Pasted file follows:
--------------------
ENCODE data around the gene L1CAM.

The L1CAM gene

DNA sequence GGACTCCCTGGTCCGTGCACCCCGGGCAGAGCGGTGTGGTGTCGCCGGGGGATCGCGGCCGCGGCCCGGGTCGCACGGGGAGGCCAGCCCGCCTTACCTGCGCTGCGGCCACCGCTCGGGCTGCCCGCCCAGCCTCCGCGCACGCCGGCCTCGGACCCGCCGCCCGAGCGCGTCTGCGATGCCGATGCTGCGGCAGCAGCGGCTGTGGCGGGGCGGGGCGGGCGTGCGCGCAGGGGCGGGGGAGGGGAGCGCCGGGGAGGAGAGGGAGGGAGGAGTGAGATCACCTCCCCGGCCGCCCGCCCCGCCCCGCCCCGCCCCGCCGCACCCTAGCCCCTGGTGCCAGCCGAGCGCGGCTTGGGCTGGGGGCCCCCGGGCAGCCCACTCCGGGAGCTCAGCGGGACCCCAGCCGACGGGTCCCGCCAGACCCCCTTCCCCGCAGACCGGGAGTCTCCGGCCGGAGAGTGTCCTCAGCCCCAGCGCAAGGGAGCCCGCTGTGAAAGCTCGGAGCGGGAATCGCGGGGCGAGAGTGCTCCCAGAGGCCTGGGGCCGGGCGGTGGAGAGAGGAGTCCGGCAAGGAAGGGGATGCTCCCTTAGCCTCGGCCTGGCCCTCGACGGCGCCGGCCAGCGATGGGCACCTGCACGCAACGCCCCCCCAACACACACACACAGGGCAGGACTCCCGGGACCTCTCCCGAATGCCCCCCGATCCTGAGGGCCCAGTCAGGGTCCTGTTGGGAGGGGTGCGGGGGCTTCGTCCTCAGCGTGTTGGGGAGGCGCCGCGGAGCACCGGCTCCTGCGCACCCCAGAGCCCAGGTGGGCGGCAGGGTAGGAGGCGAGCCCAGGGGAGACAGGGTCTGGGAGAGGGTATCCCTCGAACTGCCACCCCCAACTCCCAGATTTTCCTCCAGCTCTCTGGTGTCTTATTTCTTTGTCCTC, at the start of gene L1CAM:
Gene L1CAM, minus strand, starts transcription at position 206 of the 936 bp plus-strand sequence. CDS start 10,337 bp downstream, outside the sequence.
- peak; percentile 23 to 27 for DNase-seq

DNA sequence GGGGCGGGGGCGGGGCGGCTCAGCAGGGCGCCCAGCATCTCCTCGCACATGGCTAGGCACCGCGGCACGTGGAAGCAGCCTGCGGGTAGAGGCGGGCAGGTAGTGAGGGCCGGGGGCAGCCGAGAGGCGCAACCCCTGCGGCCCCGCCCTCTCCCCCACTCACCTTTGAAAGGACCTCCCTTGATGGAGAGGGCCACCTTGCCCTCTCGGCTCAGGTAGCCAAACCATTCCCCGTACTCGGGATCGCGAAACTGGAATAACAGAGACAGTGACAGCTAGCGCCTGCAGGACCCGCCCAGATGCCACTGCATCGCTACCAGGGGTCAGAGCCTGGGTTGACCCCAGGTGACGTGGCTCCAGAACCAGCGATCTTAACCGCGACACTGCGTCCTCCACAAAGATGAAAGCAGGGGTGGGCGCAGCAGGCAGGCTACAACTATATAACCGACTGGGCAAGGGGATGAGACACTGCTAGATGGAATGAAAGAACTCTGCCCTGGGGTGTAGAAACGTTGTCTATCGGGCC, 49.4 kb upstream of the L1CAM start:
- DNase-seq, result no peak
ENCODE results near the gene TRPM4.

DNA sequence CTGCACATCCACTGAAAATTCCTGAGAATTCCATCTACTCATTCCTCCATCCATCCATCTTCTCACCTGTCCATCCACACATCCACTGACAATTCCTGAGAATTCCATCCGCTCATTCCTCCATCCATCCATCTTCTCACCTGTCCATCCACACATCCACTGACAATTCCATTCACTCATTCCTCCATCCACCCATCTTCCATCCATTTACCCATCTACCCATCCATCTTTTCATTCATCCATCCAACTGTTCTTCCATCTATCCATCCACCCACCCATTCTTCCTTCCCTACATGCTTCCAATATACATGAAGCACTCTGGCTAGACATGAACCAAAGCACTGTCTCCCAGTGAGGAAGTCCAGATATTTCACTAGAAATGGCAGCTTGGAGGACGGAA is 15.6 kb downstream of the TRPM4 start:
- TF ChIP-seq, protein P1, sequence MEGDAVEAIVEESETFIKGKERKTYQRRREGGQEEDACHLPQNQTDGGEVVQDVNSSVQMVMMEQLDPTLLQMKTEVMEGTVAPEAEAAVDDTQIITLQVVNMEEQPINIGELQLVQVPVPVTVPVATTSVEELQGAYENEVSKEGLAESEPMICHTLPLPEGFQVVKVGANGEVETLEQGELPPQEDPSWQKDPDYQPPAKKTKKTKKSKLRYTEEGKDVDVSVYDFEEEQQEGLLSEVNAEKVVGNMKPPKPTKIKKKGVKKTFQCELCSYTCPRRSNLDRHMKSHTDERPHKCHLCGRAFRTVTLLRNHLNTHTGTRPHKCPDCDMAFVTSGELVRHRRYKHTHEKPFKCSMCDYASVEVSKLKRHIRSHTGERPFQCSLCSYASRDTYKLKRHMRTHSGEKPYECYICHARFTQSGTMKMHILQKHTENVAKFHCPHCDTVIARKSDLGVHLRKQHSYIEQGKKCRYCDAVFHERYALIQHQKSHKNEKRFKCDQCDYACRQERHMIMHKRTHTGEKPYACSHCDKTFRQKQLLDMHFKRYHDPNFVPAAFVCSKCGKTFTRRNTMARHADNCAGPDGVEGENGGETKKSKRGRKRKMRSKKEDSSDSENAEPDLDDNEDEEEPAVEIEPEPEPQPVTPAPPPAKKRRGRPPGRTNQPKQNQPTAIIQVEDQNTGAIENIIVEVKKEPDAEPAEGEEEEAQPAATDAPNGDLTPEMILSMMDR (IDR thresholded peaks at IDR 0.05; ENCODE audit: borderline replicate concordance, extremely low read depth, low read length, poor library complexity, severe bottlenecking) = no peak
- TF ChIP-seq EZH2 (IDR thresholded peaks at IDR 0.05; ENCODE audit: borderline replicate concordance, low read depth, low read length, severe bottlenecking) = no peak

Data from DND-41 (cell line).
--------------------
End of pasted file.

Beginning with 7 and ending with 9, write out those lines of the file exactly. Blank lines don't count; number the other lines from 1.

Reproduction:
- DNase-seq, result no peak
ENCODE results near the gene TRPM4.

DNA sequence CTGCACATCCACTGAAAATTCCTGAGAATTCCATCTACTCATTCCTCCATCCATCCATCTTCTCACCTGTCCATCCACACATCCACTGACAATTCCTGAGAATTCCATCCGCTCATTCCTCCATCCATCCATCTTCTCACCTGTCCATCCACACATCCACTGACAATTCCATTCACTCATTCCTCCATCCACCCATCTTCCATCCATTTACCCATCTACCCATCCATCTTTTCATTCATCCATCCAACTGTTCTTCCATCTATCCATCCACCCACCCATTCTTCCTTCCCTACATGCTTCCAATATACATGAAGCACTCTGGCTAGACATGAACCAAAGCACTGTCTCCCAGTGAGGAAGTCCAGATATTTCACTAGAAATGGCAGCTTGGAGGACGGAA is 15.6 kb downstream of the TRPM4 start: